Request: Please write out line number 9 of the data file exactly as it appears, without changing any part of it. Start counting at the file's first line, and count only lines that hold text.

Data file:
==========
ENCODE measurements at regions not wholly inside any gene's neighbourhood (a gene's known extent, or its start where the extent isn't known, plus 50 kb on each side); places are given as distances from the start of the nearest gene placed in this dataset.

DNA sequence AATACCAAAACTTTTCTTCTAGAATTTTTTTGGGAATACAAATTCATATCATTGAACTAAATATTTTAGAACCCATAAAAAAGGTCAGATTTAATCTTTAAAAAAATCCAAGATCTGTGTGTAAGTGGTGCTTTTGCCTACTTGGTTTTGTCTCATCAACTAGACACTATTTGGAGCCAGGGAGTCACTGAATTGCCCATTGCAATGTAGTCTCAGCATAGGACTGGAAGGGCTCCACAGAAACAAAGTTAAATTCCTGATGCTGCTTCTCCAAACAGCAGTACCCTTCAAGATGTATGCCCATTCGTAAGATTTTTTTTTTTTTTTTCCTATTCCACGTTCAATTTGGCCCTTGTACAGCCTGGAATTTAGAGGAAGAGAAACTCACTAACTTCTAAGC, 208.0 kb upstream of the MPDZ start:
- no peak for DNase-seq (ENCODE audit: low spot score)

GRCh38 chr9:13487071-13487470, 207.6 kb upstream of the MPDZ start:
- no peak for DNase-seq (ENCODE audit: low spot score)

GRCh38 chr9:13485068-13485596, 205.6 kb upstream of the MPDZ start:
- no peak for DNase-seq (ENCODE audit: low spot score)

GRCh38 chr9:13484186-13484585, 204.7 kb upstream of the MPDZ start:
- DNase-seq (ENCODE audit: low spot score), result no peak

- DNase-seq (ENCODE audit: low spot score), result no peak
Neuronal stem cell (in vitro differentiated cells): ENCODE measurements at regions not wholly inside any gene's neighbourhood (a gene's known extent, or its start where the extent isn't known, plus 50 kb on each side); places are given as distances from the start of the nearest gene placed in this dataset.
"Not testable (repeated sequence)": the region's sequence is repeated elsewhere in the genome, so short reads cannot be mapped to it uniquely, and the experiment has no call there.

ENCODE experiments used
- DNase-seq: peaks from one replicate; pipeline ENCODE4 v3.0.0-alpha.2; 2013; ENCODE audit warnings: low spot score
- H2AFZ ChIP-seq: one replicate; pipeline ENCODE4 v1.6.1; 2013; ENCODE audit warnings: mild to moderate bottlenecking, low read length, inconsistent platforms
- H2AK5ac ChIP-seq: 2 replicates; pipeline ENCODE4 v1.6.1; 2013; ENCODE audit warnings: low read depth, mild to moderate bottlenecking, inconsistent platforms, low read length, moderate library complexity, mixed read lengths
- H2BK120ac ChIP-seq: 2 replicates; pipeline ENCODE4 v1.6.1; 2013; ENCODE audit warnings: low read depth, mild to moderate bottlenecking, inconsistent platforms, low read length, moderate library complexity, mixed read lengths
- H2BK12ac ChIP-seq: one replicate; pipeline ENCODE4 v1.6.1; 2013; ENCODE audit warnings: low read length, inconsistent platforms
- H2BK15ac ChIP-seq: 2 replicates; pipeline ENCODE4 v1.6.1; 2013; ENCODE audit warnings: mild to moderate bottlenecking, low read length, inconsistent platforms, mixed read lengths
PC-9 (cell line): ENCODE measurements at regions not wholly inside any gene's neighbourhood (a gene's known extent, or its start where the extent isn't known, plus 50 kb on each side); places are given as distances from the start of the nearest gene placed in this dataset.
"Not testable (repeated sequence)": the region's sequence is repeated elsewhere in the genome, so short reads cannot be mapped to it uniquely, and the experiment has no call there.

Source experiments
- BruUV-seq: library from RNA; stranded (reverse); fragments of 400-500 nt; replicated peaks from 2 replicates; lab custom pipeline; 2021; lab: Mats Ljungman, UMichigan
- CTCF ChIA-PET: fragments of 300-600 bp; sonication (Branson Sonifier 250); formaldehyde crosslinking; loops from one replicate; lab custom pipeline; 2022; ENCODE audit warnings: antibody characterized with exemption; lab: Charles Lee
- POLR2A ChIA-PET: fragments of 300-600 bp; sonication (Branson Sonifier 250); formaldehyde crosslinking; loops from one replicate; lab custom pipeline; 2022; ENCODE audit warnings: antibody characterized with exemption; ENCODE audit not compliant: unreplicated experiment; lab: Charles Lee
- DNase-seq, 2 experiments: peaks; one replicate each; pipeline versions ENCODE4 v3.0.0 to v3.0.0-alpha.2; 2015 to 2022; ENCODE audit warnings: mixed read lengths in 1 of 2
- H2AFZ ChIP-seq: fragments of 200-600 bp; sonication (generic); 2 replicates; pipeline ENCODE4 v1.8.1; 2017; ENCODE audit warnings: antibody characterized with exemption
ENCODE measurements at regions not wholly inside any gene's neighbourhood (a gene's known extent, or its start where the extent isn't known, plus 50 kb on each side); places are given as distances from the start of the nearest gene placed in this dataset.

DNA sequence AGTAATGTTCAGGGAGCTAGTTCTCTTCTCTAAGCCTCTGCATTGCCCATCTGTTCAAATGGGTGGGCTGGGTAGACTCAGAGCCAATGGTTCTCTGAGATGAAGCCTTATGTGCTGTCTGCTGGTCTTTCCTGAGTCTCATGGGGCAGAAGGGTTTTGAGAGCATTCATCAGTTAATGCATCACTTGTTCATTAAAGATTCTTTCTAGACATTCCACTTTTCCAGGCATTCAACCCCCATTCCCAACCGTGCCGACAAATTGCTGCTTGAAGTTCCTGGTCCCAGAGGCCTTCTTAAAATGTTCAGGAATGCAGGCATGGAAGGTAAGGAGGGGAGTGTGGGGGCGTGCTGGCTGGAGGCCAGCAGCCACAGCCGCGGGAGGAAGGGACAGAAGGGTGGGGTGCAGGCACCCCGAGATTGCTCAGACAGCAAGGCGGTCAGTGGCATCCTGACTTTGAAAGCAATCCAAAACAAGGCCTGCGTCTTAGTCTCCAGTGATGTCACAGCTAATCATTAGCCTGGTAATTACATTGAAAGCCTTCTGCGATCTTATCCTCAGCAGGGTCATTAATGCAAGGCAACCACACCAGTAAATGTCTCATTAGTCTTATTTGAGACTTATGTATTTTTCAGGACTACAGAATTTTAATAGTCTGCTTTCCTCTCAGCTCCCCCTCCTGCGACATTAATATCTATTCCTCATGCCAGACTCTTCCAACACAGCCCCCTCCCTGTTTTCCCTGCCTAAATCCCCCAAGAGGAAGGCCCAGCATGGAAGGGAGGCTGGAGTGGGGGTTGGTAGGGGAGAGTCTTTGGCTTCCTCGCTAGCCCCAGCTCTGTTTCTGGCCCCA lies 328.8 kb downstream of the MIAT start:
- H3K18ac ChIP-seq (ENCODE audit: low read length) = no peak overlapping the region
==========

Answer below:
- DNase-seq (ENCODE audit: low spot score), result no peak